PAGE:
Creating a garden fence will help to keep out animals--including deer--while protecting your plants and flowers from pets or playing children. Garden fencing comes in a variety of materials and sizes to match your budget and design. Pick a weather-resistant and durable fence material such as wire netting or wood. For an inviting and colorful design, plant creeping vines around the garden fence.
Choose the garden fencing material. Decide on a material built with small enough holes to keep out animals that might eat your garden plants and vegetables. Consider any routine maintenance the fence will require. A wire netting fence is low-maintenance and long-lasting. Wooden fences will need new boards replaced overtime.
Decide the ideal height and depth for your garden fence. For gardens that attract deer, you will need an 8- to 10-foot fence. If your concerns are small rodents such as squirrels, 3 to 4 feet is ideal. For animals that burrow into the ground, bury chicken wire at the bottom of the garden fence and around the circumference of the space.
Measure the circumference of your garden with a tape measure for the exact dimensions and to ensure you buy enough materials. Use landscaping flags to mark all the ares where the garden fence will be installed. In case of last-minute weather conditions that could blow away the flags, take a picture of the garden space.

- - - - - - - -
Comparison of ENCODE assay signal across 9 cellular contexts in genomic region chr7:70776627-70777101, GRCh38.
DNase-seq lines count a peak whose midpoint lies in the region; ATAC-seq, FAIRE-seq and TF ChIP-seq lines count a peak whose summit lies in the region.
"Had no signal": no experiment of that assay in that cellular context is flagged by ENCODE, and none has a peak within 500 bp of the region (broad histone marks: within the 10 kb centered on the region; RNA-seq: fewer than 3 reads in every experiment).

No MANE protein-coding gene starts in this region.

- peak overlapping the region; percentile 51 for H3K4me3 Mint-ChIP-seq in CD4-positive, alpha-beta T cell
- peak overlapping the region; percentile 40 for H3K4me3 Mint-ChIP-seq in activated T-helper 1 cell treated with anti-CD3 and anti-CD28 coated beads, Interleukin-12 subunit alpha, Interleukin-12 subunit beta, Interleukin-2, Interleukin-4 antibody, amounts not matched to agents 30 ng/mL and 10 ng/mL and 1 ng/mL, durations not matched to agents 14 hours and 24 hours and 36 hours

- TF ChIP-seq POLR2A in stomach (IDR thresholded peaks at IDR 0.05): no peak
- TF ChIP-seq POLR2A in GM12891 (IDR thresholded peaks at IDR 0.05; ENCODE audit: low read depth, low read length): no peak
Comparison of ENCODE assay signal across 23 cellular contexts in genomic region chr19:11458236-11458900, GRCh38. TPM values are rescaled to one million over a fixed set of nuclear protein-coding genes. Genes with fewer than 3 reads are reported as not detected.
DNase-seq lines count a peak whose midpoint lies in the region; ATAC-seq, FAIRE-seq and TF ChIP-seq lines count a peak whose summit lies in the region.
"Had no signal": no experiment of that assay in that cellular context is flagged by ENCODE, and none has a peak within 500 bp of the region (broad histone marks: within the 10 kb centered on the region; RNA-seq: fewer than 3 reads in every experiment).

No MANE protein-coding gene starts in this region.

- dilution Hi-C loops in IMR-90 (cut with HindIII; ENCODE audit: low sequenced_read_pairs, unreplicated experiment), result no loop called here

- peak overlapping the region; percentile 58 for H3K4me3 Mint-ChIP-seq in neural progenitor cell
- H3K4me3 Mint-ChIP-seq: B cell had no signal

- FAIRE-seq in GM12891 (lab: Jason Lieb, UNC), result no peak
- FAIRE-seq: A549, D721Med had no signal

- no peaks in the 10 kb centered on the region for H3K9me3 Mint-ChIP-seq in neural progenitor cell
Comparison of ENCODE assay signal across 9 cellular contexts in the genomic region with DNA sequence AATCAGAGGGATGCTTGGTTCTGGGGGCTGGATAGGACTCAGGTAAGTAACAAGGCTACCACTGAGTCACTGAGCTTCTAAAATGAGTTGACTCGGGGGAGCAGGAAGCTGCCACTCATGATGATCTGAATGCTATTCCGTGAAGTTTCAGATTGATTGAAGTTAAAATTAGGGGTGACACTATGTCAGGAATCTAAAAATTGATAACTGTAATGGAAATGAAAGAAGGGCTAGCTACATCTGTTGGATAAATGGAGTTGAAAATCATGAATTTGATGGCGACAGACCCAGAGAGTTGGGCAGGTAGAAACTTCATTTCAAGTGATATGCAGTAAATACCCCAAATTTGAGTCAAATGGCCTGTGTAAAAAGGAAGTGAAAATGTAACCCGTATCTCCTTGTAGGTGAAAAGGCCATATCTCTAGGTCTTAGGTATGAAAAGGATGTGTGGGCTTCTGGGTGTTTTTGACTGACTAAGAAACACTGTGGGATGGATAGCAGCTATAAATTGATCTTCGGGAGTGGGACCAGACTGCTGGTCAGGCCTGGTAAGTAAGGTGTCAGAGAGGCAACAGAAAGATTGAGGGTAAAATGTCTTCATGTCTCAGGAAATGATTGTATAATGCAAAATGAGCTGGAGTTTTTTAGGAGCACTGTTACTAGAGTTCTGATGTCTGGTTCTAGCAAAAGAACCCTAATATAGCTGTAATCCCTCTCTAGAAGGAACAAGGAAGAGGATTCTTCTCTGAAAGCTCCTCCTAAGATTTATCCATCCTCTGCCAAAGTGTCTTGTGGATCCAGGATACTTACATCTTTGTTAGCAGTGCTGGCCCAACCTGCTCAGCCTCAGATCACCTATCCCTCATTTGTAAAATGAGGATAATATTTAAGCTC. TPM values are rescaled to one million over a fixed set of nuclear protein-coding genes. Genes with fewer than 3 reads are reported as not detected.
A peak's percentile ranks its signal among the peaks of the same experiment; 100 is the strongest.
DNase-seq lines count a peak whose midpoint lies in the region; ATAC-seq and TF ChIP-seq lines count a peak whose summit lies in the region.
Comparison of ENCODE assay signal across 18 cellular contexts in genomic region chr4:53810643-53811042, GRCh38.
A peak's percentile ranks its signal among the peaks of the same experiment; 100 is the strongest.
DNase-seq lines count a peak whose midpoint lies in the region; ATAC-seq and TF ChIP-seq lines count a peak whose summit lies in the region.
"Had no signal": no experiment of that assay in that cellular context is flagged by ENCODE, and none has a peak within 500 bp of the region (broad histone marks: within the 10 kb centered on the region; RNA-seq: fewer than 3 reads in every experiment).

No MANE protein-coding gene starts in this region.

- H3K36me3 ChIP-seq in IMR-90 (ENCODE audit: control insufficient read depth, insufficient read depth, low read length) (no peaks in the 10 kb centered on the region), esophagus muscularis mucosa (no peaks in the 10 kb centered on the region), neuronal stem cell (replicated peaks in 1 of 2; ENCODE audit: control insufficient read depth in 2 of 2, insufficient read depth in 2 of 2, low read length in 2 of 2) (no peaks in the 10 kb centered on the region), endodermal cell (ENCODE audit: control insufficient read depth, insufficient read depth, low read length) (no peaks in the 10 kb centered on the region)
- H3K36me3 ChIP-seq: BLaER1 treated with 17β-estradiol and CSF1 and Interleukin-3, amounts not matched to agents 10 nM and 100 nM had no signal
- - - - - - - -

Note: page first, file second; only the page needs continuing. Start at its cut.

Dig a deep enough hole with a shovel to bury the hedge posts halfway into the ground. Usually a 4- to 5-foot hole is deep enough for a 8- to 10-foot post. Ensure the posts are upright and spaced evenly. Place the posts into the hole and fill in the hole with soil. Press firmly to ensure the hedge post is securely in the ground. You could fill in the posts with cement but that can be more difficult and costly.
Attach the fence material around the hedge posts with wood screws and needle-nose pliers. Repeat the process until you have covered the entire perimeter of the fence. Rolled wire netting is pliable, durable and can be easily installed.
Cut the fence material at the edge of the next hedge post, making sure it's long enough to make a gate. This time, don't attach it to the hedge post. Instead, use sandpaper and sand the edges down to prevent cuts and scratches. Install two hooks on the opposing hedge post, one on the bottom and top, to hang the gate on when not in the garden.